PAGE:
James Cleverly defends Suella Braverman’s return after security breach


The UK foreign secretary has sought to defend the reappointment of Suella Braverman to the Home Office only days after she was forced to resign over a security breach.

Concerns have been raised about the propriety of bringing back Braverman without her breach of the rules first being examined by an ethics adviser.

But James Cleverly claimed it was justified because Braverman acknowledged what she had done and quit last week.

“Suella made a mistake and she has apologised for that mistake,” he told BBC Radio 4’s Today programme. He declined to give an example of something similar that would be acceptable in any other walk of life.

Rishi Sunak, the new prime minister, appointed Braverman as home secretary in his first cabinet this week. That came shortly after she strengthened his leadership bid with the naturally sceptical Conservative right – simultaneously dealing a huge blow to Boris Johnson – by publicly supporting him.

The previous week, Braverman admitted to the then prime minister, Liz Truss, that she had breached ministerial rules by sending an official document deemed “sensitive” from her personal email, and resigned. According to a Sunday Times report, Braverman had not been entirely forthcoming when initially confronted about her actions.

Asked if Braverman had lived up to Sunak’s explicit commitment to govern with “integrity, professionalism and accountability”, Cleverly said: “Yes, by saying that she made the mistake by apologising for that mistake for standing down, she did.”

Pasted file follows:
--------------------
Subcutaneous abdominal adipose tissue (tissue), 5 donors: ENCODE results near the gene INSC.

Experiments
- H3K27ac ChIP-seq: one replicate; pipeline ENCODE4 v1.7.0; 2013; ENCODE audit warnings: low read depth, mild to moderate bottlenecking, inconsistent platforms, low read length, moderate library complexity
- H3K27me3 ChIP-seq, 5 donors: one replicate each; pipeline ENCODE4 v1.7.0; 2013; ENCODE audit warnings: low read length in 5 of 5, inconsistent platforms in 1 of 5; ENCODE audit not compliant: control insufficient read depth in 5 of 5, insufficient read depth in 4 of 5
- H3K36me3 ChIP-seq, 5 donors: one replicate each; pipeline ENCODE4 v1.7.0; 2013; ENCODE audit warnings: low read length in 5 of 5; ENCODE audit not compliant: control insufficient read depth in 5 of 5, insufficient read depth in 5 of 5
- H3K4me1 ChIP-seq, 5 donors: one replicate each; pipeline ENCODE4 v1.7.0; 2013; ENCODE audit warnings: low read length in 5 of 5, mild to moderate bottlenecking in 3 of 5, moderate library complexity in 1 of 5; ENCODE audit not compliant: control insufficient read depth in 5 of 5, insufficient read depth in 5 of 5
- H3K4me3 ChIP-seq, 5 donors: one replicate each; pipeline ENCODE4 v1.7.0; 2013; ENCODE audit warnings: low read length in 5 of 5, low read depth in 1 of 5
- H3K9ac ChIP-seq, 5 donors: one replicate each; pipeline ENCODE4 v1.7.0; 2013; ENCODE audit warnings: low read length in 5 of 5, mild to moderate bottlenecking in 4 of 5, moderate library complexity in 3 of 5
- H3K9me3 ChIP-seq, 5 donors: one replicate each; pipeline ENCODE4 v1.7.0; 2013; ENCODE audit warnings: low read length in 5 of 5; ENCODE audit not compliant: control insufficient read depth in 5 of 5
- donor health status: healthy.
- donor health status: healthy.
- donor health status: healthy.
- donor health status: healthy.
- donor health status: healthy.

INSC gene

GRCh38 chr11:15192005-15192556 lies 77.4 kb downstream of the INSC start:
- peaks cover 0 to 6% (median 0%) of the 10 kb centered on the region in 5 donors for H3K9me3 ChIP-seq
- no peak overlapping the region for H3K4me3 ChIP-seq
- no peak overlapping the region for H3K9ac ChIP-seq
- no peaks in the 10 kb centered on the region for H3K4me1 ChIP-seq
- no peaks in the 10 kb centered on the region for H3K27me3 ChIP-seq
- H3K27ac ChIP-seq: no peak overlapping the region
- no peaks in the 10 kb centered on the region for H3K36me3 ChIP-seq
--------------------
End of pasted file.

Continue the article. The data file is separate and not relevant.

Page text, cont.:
He claimed Sunak appointed Braverman because he valued her experience as home secretary, which amounts to six weeks and one day.

Cleverley’s comments came as the Liberal Democrats called for a Cabinet Office investigation into her reinstatement. The party’s home affairs spokesperson, Alistair Carmichael, said: “Suella Braverman’s appointment makes a mockery of Rishi Sunak’s claims to be bringing integrity to No 10.

“There must be a full independent inquiry by the Cabinet Office into her appointment, including any promises Sunak made to her behind closed doors. If it is confirmed that Suella Braverman repeatedly broke the ministerial code and threatened national security, she must be sacked.

The former Downing Street chief of staff Gavin Barwell has said he would not have given Braverman the role. Asked if her reappointment undermined Sunak’s claim to be a prime minister of integrity, Barwell told Today: “I can entirely understand why he wanted to include her. She’s clearly the sort of champion of the [rightwing]ERG group of MPs, but I think given the events behind her very recent dismissal, personally I wouldn’t have put her back in quite a senior job.”

On Wednesday, the former chair of the committee on standards in public life questioned the move. Alistair Graham said: “Normally, the prime minister would have consulted a ministerial adviser for advice. A breach of the ministerial code is seen as a serious matter and would make any minister an inappropriate appointment to one of the four most senior positions in government.”

The government is yet to reappoint an independent adviser on ministerial ethics since Christopher Geidt’s resignation in June during the Partygate scandal.

And, repeating one of its common attack lines against Sunak, Labour accused the prime minister of putting the interests of the Conservative party before those of the country.

Yvette Cooper, the shadow home secretary, said: “He has just appointed Suella Braverman to be home secretary again a week after she resigned for breaches of the ministerial code, security lapses, sending sensitive government information through unauthorised personal channels, and following weeks of nonstop public disagreements with other cabinet ministers.”

Source: Guardian